Family and Consumer Sciences: May is Mental Health Awareness Month
Mental Health Awareness Month has been observed in May in the United States since 1949. Millions of people live with a mental health condition. In fact, the current estimate in the United States is one in five people will experience a mental health condition in their lives.
This means that mental illness affects everyone through friends and family. The purpose of Mental Health Awareness Month is to raise awareness by reducing stigma and providing support and education. The theme for 2018 is “Whole Body Mental Health.” Information for this year will focus on increasing understanding of how the body’s various systems impact mental health. The color many people use or wear to represent mental health awareness is green. When we take action to raise awareness about mental health conditions, we help to break down obstacles. This helps improve the chance for recovery. One idea for taking action is to take the stigma-free pledge. There are three parts to the pledge. The first part is learning more about mental health by educating yourself and others. The second part is seeing the person and not the illness. The final part is pledging to take action by spreading the word and making a difference. The stigma free pledge is online at https://www.nami.org/Get-Involved/What-Can-I-Do. Here are some other ways you can take action and become a leader in the mental health awareness:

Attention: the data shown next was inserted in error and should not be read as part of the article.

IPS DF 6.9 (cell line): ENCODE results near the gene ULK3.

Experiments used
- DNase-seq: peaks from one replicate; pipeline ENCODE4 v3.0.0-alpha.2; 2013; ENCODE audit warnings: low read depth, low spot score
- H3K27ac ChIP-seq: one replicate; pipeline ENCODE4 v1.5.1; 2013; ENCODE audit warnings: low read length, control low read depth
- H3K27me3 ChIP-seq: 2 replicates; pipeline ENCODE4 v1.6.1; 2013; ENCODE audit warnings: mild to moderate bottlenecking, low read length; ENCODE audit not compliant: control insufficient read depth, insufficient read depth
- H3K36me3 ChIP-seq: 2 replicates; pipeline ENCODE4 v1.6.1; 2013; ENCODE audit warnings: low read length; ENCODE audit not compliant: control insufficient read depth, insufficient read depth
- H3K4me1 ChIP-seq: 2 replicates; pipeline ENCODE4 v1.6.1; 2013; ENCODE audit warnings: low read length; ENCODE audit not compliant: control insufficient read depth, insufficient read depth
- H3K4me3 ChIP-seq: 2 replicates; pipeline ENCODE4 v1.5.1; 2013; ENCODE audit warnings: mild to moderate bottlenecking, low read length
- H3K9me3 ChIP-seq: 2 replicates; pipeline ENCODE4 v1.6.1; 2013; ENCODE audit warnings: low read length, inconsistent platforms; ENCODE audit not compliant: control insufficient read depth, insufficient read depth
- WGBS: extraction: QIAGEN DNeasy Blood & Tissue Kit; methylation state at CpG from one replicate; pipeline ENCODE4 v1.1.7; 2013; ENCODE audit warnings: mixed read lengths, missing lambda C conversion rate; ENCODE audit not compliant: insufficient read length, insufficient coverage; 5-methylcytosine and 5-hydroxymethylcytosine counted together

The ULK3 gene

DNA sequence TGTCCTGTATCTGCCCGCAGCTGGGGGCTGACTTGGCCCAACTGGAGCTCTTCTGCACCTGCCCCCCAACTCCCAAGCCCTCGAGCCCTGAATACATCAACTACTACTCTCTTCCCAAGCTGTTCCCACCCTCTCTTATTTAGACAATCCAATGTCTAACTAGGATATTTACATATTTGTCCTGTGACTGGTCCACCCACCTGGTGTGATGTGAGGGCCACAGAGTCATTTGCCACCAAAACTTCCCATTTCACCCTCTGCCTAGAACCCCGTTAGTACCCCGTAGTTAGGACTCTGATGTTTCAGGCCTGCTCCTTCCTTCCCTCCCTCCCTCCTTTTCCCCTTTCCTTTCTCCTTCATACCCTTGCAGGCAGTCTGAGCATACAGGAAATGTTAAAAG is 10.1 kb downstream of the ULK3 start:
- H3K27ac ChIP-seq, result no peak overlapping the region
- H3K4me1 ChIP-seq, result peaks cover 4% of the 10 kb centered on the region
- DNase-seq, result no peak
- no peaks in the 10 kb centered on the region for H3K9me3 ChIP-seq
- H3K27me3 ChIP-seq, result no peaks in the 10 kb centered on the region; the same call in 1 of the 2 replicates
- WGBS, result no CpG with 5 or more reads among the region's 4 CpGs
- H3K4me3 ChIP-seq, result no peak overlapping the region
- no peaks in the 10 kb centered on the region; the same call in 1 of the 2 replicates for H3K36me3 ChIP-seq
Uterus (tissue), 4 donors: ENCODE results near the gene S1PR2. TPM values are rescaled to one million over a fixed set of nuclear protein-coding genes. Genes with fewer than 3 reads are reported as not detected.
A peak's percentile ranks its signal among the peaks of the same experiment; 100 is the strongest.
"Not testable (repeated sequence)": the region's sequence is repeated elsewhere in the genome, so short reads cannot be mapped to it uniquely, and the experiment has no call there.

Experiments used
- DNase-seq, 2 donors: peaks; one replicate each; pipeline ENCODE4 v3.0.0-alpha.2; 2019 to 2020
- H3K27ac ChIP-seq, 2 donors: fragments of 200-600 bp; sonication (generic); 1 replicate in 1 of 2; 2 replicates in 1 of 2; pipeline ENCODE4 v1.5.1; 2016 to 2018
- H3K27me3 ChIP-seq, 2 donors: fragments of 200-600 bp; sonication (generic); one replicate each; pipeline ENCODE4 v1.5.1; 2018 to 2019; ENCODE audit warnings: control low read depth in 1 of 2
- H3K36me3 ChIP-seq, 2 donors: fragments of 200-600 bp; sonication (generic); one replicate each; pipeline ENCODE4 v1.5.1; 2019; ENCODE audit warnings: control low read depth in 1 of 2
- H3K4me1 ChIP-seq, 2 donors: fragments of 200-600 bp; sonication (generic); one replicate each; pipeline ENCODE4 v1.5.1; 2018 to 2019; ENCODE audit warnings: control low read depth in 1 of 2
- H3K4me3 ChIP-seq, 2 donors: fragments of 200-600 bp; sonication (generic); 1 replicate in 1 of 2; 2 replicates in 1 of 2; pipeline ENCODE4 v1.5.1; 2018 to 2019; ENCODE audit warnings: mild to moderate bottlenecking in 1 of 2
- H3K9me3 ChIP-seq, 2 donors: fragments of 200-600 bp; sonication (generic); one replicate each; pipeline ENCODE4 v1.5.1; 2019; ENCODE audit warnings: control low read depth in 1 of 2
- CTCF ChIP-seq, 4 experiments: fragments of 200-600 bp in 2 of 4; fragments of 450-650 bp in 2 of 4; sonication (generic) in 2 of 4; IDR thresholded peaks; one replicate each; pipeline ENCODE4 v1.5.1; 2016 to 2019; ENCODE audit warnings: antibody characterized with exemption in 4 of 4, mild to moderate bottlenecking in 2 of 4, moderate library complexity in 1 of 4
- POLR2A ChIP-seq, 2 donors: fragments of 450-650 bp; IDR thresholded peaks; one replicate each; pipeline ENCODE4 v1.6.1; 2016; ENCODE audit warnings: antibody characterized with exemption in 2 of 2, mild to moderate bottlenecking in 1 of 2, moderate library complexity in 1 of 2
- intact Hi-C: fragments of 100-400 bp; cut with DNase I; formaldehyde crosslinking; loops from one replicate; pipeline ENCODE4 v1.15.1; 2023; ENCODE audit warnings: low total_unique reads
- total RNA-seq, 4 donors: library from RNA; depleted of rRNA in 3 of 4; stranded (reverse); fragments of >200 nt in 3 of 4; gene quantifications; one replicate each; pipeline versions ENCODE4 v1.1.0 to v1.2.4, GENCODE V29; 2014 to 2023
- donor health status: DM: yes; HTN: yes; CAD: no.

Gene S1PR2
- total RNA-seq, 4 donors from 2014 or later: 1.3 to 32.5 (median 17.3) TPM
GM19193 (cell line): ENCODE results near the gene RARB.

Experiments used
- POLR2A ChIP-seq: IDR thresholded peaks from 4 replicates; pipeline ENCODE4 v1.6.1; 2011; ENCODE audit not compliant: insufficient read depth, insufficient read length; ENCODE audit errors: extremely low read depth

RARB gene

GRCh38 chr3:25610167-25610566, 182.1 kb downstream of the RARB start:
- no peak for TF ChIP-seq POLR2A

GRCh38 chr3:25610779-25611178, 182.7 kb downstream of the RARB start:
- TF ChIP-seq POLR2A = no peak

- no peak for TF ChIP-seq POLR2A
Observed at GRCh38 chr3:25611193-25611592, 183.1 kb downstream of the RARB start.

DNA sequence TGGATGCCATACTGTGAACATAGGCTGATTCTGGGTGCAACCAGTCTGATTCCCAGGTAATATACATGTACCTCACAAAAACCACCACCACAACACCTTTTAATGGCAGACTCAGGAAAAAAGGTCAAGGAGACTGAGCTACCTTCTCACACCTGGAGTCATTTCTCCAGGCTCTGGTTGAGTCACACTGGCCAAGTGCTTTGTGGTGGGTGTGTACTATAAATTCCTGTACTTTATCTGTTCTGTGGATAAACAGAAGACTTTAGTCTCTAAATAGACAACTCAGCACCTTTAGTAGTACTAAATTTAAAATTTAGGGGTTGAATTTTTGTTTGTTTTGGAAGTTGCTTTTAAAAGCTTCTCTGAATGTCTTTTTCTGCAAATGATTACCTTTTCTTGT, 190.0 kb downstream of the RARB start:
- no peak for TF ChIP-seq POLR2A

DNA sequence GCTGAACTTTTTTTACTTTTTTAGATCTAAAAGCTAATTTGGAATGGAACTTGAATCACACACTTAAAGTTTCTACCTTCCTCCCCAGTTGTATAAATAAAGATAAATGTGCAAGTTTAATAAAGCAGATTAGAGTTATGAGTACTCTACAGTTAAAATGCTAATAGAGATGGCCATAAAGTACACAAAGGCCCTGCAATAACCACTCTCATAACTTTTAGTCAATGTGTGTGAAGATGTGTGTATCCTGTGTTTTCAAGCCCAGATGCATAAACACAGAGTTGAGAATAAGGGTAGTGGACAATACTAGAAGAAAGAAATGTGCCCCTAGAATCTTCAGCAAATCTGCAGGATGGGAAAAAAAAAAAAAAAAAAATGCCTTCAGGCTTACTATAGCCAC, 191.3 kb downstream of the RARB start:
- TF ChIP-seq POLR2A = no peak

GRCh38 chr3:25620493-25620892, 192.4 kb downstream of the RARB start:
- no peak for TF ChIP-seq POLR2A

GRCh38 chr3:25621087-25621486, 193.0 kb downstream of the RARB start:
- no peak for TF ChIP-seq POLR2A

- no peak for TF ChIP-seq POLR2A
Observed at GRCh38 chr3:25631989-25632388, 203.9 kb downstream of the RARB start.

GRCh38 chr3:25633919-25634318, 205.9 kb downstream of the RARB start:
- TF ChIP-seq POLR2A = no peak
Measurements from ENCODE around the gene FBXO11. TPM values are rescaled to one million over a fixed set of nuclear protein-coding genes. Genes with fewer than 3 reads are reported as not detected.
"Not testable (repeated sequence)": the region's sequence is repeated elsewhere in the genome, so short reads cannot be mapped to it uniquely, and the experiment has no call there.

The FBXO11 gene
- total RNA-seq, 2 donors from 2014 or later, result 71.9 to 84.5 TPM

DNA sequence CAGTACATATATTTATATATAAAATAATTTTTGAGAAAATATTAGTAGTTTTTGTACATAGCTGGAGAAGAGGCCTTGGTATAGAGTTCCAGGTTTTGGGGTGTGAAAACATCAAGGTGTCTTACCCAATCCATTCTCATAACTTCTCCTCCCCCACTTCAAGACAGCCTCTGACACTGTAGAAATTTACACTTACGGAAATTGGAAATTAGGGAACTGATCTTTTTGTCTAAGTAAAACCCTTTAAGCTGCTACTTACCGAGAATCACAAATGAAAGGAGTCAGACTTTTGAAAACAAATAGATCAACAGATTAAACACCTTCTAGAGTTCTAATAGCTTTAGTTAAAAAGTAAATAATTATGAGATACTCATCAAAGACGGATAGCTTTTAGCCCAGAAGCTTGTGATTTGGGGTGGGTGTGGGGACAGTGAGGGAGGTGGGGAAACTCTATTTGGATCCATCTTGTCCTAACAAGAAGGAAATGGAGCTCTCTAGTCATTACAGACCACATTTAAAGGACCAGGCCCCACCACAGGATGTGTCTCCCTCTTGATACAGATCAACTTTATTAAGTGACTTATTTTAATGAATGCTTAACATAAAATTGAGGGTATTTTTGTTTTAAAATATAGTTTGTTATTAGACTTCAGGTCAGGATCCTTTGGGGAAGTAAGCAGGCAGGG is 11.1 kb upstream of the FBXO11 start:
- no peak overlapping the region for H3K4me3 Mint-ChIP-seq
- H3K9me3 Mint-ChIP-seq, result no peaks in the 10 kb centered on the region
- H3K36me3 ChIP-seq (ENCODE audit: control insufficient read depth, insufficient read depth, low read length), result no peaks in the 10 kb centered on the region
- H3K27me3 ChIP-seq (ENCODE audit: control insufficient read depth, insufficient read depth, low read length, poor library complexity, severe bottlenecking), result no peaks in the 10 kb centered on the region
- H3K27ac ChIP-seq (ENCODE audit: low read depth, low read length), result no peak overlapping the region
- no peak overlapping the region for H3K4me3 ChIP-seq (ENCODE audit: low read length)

1. Ask your mayor or county judge to make a proclamation. Encourage community leaders to officially recognize mental health awareness events such as May Mental Health Awareness Month.
2. Take action on advocacy issues. Policy change is one of the best ways to make a difference in the lives of people with mental health conditions.
3. Ask people and organizations to go green. Light up buildings or landmarks with green to show support for mental health awareness. Wear green in your community to show your support. Hand out green ribbons for people to wear or to hang in windows or other public places.
4. Address cultural barriers. There are some great resources on the NAMI website for helping people to talk about cultural beliefs and mental health.
5. Speak with teens. Mental health conditions often start early. Teens may not seek out help because of stigma, fear and lack of awareness. Talking with teens can help them feel more comfortable speaking up when they need help or need to help a friend. 6. Share information or host an event in your community. Add mental health awareness information to information boards in public places. Create an exhibit featuring materials about mental health. Host a resource fair.